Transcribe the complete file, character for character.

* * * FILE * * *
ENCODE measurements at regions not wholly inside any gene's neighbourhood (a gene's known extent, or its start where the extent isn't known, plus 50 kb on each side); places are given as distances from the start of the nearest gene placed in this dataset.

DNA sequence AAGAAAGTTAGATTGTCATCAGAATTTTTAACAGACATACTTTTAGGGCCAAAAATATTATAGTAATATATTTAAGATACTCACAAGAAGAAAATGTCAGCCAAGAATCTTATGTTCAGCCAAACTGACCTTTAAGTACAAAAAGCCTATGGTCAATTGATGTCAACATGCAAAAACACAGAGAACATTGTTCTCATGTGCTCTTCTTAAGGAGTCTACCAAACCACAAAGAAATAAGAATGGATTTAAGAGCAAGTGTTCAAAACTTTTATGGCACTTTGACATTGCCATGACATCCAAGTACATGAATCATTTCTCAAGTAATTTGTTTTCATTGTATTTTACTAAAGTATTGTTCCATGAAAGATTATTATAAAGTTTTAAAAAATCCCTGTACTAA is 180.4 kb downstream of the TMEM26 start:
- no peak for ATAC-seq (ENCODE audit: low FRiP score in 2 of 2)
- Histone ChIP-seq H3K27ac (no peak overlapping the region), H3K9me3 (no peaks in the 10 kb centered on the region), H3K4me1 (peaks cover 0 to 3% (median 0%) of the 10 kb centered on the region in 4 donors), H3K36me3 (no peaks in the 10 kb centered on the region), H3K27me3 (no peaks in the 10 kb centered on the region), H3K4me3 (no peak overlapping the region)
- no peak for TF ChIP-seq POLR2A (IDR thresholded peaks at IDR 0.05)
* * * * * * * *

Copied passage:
ENCODE measurements at regions not wholly inside any gene's neighbourhood (a gene's known extent, or its start where the extent isn't known, plus 50 kb on each side); places are given as distances from the start of the nearest gene placed in this dataset.

DNA sequence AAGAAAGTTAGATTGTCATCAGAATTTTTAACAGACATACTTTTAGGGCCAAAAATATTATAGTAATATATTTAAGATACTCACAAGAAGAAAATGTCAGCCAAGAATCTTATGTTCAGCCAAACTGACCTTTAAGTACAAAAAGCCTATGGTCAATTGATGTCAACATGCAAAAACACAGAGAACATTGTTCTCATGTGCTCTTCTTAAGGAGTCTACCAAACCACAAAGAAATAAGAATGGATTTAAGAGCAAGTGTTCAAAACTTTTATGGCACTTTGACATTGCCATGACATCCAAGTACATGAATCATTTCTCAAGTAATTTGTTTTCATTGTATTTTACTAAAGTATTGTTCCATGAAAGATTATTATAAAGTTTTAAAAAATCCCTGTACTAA is 180.4 kb downstream of the TMEM26 start:
- no peak for ATAC-seq (ENCODE audit: low FRiP score in 2 of 2)
- Histone ChIP-seq H3K27ac (no peak overlapping the region), H3K9me3 (no peaks in the 10 kb centered on the region), H3K4me1 (peaks cover 0 to 3% (median 0%) of the 10 kb centered on the region in 4 donors), H3K36me3 (no peaks in the 10 kb centered on the region), H3K27me3 (no peaks in the 10 kb centered on the region), H3K4me3 (no peak overlapping the region)
- no peak for TF ChIP-seq POLR2A (IDR thresholded peaks at IDR 0.05)